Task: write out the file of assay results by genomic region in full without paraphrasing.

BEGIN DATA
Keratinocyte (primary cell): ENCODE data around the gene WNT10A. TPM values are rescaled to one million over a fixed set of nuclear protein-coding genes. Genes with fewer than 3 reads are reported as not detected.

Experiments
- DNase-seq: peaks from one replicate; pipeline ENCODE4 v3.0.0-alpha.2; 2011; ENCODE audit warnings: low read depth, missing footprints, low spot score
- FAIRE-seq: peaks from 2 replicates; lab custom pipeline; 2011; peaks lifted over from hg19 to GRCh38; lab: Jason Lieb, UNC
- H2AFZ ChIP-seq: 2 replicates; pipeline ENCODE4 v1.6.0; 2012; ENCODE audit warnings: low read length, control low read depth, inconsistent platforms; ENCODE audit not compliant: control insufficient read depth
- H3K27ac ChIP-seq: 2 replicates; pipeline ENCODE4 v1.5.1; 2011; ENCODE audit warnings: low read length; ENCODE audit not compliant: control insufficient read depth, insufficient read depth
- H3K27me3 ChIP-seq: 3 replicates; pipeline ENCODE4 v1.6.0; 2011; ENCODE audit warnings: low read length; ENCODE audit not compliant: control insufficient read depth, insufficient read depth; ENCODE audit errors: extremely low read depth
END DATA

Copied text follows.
Keratinocyte (primary cell): ENCODE data around the gene WNT10A. TPM values are rescaled to one million over a fixed set of nuclear protein-coding genes. Genes with fewer than 3 reads are reported as not detected.

Experiments
- DNase-seq: peaks from one replicate; pipeline ENCODE4 v3.0.0-alpha.2; 2011; ENCODE audit warnings: low read depth, missing footprints, low spot score
- FAIRE-seq: peaks from 2 replicates; lab custom pipeline; 2011; peaks lifted over from hg19 to GRCh38; lab: Jason Lieb, UNC
- H2AFZ ChIP-seq: 2 replicates; pipeline ENCODE4 v1.6.0; 2012; ENCODE audit warnings: low read length, control low read depth, inconsistent platforms; ENCODE audit not compliant: control insufficient read depth
- H3K27ac ChIP-seq: 2 replicates; pipeline ENCODE4 v1.5.1; 2011; ENCODE audit warnings: low read length; ENCODE audit not compliant: control insufficient read depth, insufficient read depth
- H3K27me3 ChIP-seq: 3 replicates; pipeline ENCODE4 v1.6.0; 2011; ENCODE audit warnings: low read length; ENCODE audit not compliant: control insufficient read depth, insufficient read depth; ENCODE audit errors: extremely low read depth